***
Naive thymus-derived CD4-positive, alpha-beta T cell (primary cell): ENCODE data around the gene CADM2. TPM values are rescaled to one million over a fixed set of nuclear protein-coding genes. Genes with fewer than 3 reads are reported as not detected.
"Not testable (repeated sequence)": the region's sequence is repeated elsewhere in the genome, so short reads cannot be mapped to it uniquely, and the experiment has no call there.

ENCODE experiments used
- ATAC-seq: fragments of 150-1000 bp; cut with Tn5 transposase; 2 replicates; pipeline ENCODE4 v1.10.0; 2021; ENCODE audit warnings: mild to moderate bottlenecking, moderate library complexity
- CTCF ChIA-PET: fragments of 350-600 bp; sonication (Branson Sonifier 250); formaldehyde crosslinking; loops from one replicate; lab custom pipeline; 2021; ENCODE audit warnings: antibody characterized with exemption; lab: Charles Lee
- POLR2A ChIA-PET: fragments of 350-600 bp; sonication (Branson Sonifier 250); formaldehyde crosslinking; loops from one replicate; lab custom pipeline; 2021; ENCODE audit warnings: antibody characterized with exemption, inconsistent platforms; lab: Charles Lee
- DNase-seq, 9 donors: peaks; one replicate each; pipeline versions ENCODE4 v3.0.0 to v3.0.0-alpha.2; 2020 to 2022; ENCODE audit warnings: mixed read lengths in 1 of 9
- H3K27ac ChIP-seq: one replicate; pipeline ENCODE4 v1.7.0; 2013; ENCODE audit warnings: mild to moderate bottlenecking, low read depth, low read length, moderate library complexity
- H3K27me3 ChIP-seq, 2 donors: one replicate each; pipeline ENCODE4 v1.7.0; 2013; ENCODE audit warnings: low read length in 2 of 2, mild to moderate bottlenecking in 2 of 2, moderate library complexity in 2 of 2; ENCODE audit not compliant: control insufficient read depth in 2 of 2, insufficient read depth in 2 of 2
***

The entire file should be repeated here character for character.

Naive thymus-derived CD4-positive, alpha-beta T cell (primary cell): ENCODE data around the gene CADM2. TPM values are rescaled to one million over a fixed set of nuclear protein-coding genes. Genes with fewer than 3 reads are reported as not detected.
"Not testable (repeated sequence)": the region's sequence is repeated elsewhere in the genome, so short reads cannot be mapped to it uniquely, and the experiment has no call there.

ENCODE experiments used
- ATAC-seq: fragments of 150-1000 bp; cut with Tn5 transposase; 2 replicates; pipeline ENCODE4 v1.10.0; 2021; ENCODE audit warnings: mild to moderate bottlenecking, moderate library complexity
- CTCF ChIA-PET: fragments of 350-600 bp; sonication (Branson Sonifier 250); formaldehyde crosslinking; loops from one replicate; lab custom pipeline; 2021; ENCODE audit warnings: antibody characterized with exemption; lab: Charles Lee
- POLR2A ChIA-PET: fragments of 350-600 bp; sonication (Branson Sonifier 250); formaldehyde crosslinking; loops from one replicate; lab custom pipeline; 2021; ENCODE audit warnings: antibody characterized with exemption, inconsistent platforms; lab: Charles Lee
- DNase-seq, 9 donors: peaks; one replicate each; pipeline versions ENCODE4 v3.0.0 to v3.0.0-alpha.2; 2020 to 2022; ENCODE audit warnings: mixed read lengths in 1 of 9
- H3K27ac ChIP-seq: one replicate; pipeline ENCODE4 v1.7.0; 2013; ENCODE audit warnings: mild to moderate bottlenecking, low read depth, low read length, moderate library complexity
- H3K27me3 ChIP-seq, 2 donors: one replicate each; pipeline ENCODE4 v1.7.0; 2013; ENCODE audit warnings: low read length in 2 of 2, mild to moderate bottlenecking in 2 of 2, moderate library complexity in 2 of 2; ENCODE audit not compliant: control insufficient read depth in 2 of 2, insufficient read depth in 2 of 2